There’s an interesting piece today in CongressNow on the debate over auctioning vs. giving away credits in a cap-and-trade system. (CN requires a subscription, which you can get for the low, low price of $1500 or so. I’m on the 10-day evaluation thing, so enjoy these pieces while they come, ’cause there’s no way Grist is coughing up that kind of dough.)

The basic lay of the land is this: enviros, and other people concerned about making the system actually work to reduce greenhouse gases, favor auctioning the credits and using the revenue to support renewables and reduce the impact on low-income people. The big corporate players, and the economists who carry their water, support giving away credits, because otherwise, they’ll have to pay more energy costs will spiral out of control and we’ll all freeze to death in the dark!

Here’s a chunk of the story:

“The key issue here is how you put out your allowances,” said Rep. Tom Udall (D-N.M.), who is sponsoring cap-and-trade legislation along with Rep. Tom Petri (R-Wis.), this afternoon.

Grist thanks its sponsors. Become one.

Reader support helps sustain our work. Donate today to keep our climate news free.

Their bill allows a combination of free allocation and auction, which advocates say limits the immediate economic impacts of cap-and-trade, including energy costs. Petri today said it is important to “strike a balance between maintaining and helping our economy grow and [adopt] plans to promote better environmental stewardship.”

Cap-and-trade proponents often point to the success of the method in fighting acid rain in the Northeast during the early 1990s, under which the credits were given away to polluters.

But Joseph Kyle of the Congressional Budget Office said the sheer breadth of an economy-wide emissions trading scheme could dwarf the acid-rain reduction plan by a factor of 30. “The stakes in this discussion are very high,” he said.

Terry Dinan, also of CBO, said that carbon dioxide trading could eventually result in tens of billions of dollars in trades annually. Under an auction plan, the government would capture that value, which could be reinvested in clean energy technologies and/or helping the poor to adapt to the expenses of a carbon-constrained economy. However, even under a free-allocation system, the federal government would still capture some of the resulting profits through taxation, Dinan noted.

Grist thanks its sponsors. Become one.

While critics of free allocation say it amounts to a windfall profit for polluters, Dallas Burtraw, an economist with the think thank Resources For the Future, said that free allocations can be used to promote promising technologies. He also suggested that decisions on whether to distribute or sell credits could be left for states to decide.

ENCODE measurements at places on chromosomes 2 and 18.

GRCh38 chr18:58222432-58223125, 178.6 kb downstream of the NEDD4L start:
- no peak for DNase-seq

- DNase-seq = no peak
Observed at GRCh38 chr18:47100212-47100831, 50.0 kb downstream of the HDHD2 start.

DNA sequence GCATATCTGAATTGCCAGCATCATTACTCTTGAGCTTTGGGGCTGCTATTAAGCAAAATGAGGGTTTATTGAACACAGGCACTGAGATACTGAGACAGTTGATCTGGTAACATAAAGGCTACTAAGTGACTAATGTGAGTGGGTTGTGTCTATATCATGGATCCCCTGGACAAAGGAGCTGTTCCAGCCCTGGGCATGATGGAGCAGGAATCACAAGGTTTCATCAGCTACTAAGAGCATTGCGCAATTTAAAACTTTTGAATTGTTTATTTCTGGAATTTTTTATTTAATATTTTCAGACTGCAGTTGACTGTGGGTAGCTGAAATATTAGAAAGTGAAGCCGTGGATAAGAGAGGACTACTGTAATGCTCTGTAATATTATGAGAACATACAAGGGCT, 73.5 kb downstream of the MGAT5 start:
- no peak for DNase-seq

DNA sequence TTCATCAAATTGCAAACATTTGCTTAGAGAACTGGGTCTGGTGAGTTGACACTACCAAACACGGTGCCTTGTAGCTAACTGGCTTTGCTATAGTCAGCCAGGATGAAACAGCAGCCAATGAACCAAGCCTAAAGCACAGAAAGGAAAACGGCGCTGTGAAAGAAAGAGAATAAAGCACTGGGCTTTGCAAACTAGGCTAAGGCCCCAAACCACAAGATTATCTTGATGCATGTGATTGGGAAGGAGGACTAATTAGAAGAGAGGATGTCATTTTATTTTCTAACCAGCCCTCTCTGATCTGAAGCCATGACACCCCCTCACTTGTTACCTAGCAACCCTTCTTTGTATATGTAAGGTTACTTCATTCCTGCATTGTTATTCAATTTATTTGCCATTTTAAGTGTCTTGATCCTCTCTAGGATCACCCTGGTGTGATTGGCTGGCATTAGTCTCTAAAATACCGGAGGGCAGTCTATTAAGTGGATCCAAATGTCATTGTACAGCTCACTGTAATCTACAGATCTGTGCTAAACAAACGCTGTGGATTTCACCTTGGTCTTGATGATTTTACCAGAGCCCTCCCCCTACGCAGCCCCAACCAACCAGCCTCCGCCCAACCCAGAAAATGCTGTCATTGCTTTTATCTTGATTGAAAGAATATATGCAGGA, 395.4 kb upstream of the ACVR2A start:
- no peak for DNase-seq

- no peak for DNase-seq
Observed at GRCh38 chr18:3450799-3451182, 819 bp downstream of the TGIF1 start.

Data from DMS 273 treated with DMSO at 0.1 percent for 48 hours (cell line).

However, a wide range of stakeholders this afternoon made it clear that they are ahead of lawmakers on carbon allocation.

Joe Kruger, the policy director of the National Commission on Energy Policy, a bipartisan panel comprising energy experts from an array of backgrounds, recommended an initial split on allocation/auction, with no more than 50 percent of credits to be distributed for free before switching to a complete auction over time. The revenue raised from the auction would then be invested in clean energy technologies, he said.

But industry, especially the energy sector, sees it differently. Paul Bailey, an attorney representing electric utilities, said that such companies should receive large allocations to offset the costs of complying with a cap-and-trade scheme. More auctioning will lead to higher compliance costs and energy prices, he warned.

Environmentalists clearly favor auctioning, said Dale Bryk of the Natural Resources Defense Council. “This is definitely the train that is leaving the station,” she said. Her comments were echoed by Jon Kostyack of the National Wildlife Federation, which would like to see revenue generated from an auction used to aid wildlife and restore ecosystems.

Charlie Moore, of the development group Oxfam, said the “vast majority” of credits should be auctioned, with the proceeds dedicated to helping the poor deal with the ripple effect higher energy costs are expected to have across the economy.

This could be done through an “adaptation fund” that could aid the poor affected by climate change.

However, Moore, a former Hill staffer, noted that free allocation is a politically more palatable option. “It’s much easier to move a system through Capitol Hill if you give the credits away then if you auction them,” he said.

I suspect all the policy arguments one way or another are just so much noise, and that last paragraph tells you all you need to know about how this is going to play out in the real world.